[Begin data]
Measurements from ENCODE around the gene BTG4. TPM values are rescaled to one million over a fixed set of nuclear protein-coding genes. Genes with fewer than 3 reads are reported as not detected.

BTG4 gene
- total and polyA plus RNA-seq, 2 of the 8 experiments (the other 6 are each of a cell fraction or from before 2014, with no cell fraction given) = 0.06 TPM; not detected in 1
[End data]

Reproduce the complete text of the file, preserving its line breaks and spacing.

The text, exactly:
Measurements from ENCODE around the gene BTG4. TPM values are rescaled to one million over a fixed set of nuclear protein-coding genes. Genes with fewer than 3 reads are reported as not detected.

BTG4 gene
- total and polyA plus RNA-seq, 2 of the 8 experiments (the other 6 are each of a cell fraction or from before 2014, with no cell fraction given) = 0.06 TPM; not detected in 1